Roy McLoughlin of Master Adviser has urged an international forum of advisers to raise awareness of the crucial role of income protection and to take the Seven Families campaign global.
Speaking at Zurich's Golden Circle conference in Dublin, McLoughlin who was one of the founders of the Seven Families campaign, said that financial vulnerability was "not just a UK problem."
He highlighted Zurich research that found that half of over 6,000 respondents in Germany, Ireland, Italy, Spain, Switzerland and the UK believe their risk of being unable to work through sickness, injury or disability was less than 10%.
McLoughlin said: "In the UK alone, we're seeing the welfare system face a dramatic overhaul. We also know that the average family in the UK has just £1,000 in savings which is less than a quarter of what they would need to survive financially for three months.
"Add to this picture the challenges of accessing counselling and rehabilitation and we're faced with the gloomy prospect of millions of people unable to find help to recover or get back to work."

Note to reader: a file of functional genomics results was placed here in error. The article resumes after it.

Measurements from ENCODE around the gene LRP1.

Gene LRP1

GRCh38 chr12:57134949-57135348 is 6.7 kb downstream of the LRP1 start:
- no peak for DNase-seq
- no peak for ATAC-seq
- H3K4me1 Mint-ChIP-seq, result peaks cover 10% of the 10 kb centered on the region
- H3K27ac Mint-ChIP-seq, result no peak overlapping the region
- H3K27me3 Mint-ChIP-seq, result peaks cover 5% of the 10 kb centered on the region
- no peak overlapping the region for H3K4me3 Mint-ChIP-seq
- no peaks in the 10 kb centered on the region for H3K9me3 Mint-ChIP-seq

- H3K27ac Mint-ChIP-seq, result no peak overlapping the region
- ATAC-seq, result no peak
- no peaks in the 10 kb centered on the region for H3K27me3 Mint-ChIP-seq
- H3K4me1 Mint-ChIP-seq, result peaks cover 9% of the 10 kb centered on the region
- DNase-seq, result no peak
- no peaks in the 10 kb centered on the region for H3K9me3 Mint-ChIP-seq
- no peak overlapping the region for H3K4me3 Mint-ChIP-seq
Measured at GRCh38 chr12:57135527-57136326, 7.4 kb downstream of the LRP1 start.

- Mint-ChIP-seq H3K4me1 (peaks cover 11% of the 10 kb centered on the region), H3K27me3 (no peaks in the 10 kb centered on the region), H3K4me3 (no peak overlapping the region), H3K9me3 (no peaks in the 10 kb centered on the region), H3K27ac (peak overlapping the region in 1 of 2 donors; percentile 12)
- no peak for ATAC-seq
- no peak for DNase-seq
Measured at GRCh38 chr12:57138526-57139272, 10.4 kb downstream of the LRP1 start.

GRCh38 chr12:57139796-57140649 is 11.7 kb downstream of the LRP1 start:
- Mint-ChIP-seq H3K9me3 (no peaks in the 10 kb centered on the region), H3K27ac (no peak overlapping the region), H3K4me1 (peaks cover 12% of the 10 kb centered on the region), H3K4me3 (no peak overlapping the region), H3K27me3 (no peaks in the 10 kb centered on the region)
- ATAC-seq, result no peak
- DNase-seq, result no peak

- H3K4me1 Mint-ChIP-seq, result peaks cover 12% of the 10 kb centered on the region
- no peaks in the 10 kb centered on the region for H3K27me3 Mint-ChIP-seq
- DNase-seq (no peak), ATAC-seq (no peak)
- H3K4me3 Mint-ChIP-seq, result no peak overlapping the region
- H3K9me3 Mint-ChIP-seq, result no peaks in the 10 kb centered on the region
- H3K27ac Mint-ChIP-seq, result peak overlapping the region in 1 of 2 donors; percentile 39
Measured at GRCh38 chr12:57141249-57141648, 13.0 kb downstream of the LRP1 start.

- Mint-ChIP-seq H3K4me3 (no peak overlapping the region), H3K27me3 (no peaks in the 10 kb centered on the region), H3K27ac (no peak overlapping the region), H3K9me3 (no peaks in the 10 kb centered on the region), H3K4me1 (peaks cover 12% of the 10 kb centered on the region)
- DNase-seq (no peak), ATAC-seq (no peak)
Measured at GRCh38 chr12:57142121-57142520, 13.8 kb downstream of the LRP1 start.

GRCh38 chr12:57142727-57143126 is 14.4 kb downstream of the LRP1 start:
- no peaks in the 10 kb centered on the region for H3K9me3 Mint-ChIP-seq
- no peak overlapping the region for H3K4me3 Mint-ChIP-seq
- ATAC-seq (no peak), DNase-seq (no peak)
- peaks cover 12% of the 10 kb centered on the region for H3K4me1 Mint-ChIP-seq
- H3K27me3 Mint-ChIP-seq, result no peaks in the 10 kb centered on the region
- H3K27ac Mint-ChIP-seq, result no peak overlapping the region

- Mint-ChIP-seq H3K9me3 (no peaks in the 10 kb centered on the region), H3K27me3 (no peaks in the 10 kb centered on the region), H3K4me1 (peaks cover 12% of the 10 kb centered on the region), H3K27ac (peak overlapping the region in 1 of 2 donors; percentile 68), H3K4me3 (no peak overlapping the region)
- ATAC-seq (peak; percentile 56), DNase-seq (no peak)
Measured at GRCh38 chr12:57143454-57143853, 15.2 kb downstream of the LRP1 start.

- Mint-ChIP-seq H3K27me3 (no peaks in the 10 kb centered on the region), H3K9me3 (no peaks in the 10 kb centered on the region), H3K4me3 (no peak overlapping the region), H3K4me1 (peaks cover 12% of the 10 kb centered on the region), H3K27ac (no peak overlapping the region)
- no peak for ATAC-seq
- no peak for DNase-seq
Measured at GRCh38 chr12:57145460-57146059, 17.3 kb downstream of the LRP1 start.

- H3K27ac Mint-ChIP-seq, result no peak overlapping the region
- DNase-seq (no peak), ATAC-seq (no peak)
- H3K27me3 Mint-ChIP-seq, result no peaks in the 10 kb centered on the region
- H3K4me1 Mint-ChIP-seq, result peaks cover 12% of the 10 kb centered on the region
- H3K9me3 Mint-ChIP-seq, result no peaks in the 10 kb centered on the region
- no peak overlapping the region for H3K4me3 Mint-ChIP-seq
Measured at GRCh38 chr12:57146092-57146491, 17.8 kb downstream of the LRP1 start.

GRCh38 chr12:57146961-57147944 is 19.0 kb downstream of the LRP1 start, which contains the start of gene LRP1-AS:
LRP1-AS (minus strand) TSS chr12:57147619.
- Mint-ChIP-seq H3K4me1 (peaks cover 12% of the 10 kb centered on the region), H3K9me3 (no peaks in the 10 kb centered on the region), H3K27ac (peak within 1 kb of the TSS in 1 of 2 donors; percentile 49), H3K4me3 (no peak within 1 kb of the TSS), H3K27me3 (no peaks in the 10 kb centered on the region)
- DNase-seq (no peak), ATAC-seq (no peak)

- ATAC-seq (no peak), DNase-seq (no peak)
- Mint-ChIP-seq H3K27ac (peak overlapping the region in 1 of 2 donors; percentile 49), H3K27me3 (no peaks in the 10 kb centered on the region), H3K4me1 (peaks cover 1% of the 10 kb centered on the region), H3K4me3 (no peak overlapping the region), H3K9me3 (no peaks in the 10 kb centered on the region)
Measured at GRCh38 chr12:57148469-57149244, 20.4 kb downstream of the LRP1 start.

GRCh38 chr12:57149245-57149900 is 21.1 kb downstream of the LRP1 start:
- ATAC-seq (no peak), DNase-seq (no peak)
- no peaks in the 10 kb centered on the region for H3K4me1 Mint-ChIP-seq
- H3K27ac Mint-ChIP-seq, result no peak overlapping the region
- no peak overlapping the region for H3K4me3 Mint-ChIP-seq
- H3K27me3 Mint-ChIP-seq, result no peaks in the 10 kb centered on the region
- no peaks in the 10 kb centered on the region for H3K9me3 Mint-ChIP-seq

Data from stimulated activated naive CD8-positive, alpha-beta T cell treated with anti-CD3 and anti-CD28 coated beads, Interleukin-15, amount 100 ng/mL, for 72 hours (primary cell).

The Seven Families was launched highlight this financial vulnerability and show how the right support can help people to rebuild their lives, he said.
He also said this reduced the burden for the government and taxpayers while giving people the chance to look after themselves and their families.
McLoughlin added: "This isn't just a UK problem. Zurich's recent study across Western Europe showed that most people underestimate the likelihood of becoming unable to work.
"Half of more than 6,000 respondents in Germany, Ireland, Italy, Spain, Switzerland and the UK believe their personal risk is less than 10%. However reality shows that the figure is up to one in four.
"This is why we believe that advisers should take the work of the Seven Families project across Europe and beyond."
He concluded: "Many people still see the State as the main provider of financial support to those no longer able to work. But the gradual reduction in social security benefits is taking place in many countries as populations age and national budgets come under pressure."